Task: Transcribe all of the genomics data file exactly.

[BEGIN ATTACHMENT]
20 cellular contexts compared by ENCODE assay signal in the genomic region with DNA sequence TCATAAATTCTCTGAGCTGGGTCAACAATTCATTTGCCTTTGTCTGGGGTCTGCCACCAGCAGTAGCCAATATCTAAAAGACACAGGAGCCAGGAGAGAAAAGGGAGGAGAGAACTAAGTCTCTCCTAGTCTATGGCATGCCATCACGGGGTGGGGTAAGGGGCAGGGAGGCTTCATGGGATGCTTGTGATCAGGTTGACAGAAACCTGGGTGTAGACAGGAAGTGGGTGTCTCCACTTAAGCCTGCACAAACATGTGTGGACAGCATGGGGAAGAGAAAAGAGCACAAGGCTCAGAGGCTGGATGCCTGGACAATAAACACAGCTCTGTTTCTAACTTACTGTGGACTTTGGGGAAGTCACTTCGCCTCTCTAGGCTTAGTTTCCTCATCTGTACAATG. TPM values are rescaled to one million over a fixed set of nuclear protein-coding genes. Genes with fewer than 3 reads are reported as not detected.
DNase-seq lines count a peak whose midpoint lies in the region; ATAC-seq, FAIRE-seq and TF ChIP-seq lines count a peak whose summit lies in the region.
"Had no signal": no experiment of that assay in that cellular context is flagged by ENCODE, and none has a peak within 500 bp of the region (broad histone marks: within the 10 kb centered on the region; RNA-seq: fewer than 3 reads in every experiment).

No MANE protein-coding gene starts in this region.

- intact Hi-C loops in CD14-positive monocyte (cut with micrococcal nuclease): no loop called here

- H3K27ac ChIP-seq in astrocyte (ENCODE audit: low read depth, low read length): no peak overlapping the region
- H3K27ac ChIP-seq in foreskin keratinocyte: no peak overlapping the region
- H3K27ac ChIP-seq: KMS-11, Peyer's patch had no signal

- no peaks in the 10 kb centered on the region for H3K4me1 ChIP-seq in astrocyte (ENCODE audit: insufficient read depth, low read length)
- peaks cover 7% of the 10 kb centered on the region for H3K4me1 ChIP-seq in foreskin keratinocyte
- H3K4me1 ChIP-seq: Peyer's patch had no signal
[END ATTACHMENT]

20 cellular contexts compared by ENCODE assay signal in the genomic region with DNA sequence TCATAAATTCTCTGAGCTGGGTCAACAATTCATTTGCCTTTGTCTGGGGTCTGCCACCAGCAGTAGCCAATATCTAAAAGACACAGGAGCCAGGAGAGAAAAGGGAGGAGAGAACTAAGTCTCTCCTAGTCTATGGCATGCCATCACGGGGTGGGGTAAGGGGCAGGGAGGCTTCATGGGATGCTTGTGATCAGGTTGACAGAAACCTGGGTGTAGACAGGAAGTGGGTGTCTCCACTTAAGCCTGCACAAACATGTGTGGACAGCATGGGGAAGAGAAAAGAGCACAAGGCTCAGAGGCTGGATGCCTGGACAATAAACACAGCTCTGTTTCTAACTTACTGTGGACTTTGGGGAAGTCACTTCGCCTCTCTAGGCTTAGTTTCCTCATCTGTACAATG. TPM values are rescaled to one million over a fixed set of nuclear protein-coding genes. Genes with fewer than 3 reads are reported as not detected.
DNase-seq lines count a peak whose midpoint lies in the region; ATAC-seq, FAIRE-seq and TF ChIP-seq lines count a peak whose summit lies in the region.
"Had no signal": no experiment of that assay in that cellular context is flagged by ENCODE, and none has a peak within 500 bp of the region (broad histone marks: within the 10 kb centered on the region; RNA-seq: fewer than 3 reads in every experiment).

No MANE protein-coding gene starts in this region.

- intact Hi-C loops in CD14-positive monocyte (cut with micrococcal nuclease): no loop called here

- H3K27ac ChIP-seq in astrocyte (ENCODE audit: low read depth, low read length): no peak overlapping the region
- H3K27ac ChIP-seq in foreskin keratinocyte: no peak overlapping the region
- H3K27ac ChIP-seq: KMS-11, Peyer's patch had no signal

- no peaks in the 10 kb centered on the region for H3K4me1 ChIP-seq in astrocyte (ENCODE audit: insufficient read depth, low read length)
- peaks cover 7% of the 10 kb centered on the region for H3K4me1 ChIP-seq in foreskin keratinocyte
- H3K4me1 ChIP-seq: Peyer's patch had no signal